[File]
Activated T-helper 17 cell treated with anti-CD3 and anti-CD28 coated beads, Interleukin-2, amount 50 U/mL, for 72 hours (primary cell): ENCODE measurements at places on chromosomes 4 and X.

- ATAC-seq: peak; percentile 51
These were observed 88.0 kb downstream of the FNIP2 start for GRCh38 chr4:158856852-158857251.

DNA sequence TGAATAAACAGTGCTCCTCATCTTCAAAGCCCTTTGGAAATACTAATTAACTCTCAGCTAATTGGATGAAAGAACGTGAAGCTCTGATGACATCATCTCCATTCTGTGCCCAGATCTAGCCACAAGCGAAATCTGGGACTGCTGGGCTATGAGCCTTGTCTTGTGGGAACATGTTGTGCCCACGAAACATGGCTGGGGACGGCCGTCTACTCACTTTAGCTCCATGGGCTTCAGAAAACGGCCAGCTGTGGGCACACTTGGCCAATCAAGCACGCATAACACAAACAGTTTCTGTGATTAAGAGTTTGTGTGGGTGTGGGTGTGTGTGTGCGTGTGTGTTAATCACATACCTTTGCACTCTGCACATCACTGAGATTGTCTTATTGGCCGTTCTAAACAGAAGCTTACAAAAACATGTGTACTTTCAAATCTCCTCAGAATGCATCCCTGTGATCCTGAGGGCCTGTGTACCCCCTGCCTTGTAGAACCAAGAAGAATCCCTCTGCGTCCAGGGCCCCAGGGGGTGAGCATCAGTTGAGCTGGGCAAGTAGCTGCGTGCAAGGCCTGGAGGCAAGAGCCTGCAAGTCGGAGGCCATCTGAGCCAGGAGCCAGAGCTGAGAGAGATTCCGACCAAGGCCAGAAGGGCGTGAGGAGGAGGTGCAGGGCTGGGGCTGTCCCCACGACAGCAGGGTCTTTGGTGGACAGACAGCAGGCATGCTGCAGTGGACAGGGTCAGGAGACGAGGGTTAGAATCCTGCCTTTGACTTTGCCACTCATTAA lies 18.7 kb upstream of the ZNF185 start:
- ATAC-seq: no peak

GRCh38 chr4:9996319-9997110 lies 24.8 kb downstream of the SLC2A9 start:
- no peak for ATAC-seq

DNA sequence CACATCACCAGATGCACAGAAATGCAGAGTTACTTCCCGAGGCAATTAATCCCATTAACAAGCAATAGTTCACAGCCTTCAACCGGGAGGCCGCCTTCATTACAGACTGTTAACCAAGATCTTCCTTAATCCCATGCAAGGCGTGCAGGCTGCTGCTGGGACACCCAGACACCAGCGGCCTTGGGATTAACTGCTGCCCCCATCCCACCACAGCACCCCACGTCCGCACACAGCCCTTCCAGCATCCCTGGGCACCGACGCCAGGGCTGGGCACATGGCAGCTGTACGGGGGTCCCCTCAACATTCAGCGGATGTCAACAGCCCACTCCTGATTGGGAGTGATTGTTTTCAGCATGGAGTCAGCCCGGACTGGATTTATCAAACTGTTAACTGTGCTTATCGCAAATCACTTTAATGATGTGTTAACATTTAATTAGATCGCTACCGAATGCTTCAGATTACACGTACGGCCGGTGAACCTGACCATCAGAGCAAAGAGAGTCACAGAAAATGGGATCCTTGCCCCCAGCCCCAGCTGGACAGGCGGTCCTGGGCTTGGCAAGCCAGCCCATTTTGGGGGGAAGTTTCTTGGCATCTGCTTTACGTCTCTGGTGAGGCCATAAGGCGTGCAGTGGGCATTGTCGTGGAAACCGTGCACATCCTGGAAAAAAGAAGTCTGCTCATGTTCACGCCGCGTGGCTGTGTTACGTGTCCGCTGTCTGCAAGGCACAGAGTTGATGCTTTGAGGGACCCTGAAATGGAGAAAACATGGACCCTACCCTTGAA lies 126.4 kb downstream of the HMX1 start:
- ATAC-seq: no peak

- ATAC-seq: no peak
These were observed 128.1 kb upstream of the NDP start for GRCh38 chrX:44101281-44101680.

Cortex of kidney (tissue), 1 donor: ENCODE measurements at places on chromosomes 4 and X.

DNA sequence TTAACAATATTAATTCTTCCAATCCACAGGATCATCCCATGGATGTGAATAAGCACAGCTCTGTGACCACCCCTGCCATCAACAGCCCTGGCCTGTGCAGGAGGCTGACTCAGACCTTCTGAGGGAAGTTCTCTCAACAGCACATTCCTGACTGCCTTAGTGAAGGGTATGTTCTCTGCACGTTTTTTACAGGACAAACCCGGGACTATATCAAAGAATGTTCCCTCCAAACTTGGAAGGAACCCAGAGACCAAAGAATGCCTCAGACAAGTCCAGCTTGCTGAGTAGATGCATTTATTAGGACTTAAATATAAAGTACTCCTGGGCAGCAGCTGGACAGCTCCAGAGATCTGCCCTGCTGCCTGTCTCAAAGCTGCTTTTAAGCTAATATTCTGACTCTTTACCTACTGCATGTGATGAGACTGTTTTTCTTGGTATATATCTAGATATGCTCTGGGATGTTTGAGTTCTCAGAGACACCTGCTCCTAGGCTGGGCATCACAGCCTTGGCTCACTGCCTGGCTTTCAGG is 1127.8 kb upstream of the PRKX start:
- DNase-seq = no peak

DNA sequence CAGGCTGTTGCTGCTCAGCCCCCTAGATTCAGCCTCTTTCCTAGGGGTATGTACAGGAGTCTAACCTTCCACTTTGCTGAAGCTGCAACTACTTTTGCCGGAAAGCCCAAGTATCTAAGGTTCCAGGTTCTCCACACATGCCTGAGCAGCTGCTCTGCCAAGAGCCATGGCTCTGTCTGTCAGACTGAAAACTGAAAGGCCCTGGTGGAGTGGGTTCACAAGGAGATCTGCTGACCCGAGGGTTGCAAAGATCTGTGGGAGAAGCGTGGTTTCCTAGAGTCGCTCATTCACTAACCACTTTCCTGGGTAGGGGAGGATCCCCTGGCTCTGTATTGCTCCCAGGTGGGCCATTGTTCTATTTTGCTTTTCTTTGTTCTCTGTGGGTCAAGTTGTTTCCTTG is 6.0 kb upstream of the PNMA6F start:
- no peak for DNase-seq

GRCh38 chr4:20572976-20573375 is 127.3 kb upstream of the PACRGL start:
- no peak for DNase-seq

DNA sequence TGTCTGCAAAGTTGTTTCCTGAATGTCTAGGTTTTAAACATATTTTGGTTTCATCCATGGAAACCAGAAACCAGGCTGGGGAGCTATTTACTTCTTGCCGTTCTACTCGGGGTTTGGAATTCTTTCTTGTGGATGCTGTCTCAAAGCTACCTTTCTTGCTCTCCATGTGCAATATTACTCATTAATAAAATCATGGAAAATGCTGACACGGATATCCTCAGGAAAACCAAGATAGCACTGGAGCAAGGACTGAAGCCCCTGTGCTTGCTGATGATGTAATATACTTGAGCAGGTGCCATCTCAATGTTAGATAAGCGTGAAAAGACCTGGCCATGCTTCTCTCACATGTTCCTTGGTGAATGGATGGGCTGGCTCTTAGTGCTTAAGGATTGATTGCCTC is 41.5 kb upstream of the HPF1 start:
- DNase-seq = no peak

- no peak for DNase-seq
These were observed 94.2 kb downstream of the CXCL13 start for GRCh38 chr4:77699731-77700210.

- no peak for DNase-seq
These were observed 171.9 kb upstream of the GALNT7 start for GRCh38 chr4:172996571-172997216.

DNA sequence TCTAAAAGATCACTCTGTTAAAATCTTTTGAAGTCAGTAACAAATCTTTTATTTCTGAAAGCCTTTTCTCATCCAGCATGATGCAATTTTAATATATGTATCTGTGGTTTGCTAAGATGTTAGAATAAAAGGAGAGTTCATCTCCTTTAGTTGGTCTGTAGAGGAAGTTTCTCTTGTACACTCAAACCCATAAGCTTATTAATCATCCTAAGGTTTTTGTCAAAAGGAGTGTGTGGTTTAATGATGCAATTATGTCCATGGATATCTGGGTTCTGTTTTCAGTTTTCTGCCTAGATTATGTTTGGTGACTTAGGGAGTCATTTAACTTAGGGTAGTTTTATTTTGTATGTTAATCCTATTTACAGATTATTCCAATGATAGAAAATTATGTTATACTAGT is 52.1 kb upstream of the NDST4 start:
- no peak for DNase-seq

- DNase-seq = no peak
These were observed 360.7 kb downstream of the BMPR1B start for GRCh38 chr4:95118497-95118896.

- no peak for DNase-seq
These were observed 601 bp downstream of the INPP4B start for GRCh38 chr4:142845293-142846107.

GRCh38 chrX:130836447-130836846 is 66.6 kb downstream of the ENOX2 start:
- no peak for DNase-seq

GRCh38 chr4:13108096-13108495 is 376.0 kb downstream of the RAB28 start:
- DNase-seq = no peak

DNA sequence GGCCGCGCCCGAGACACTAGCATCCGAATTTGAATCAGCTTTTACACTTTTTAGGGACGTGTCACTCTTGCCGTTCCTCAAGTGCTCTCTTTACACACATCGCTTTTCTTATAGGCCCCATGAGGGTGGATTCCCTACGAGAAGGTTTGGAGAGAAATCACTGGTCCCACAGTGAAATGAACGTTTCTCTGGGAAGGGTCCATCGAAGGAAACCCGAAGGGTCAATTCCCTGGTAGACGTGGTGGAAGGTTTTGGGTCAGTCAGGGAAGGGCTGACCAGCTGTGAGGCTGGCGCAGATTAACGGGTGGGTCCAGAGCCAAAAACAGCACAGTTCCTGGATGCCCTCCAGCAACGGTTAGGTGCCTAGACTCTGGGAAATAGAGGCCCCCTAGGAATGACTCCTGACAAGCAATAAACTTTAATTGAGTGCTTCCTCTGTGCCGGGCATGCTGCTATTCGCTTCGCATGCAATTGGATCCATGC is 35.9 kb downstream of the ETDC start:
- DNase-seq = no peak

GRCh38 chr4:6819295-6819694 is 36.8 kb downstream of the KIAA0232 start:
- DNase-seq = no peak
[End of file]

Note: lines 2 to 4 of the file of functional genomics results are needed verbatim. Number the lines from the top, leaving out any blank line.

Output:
- ATAC-seq: peak; percentile 51
These were observed 88.0 kb downstream of the FNIP2 start for GRCh38 chr4:158856852-158857251.

DNA sequence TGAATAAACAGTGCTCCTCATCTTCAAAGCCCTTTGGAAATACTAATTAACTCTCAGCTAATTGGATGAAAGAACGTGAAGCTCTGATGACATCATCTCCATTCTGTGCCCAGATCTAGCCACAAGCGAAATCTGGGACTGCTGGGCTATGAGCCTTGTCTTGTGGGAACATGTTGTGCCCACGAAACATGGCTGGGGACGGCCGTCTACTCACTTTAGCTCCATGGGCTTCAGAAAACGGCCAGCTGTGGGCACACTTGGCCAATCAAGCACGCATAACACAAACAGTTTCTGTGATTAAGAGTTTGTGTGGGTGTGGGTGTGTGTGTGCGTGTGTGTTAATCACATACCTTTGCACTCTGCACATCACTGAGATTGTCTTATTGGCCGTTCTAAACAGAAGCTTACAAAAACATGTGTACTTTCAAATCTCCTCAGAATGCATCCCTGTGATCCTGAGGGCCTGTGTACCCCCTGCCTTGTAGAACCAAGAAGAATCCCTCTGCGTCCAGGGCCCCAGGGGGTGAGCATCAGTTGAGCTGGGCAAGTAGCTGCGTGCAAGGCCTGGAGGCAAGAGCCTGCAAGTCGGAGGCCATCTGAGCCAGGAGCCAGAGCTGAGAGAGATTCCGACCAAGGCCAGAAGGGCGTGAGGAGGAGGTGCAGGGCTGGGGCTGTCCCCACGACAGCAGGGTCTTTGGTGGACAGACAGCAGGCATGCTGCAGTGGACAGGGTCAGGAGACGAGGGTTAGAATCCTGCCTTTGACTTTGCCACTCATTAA lies 18.7 kb upstream of the ZNF185 start: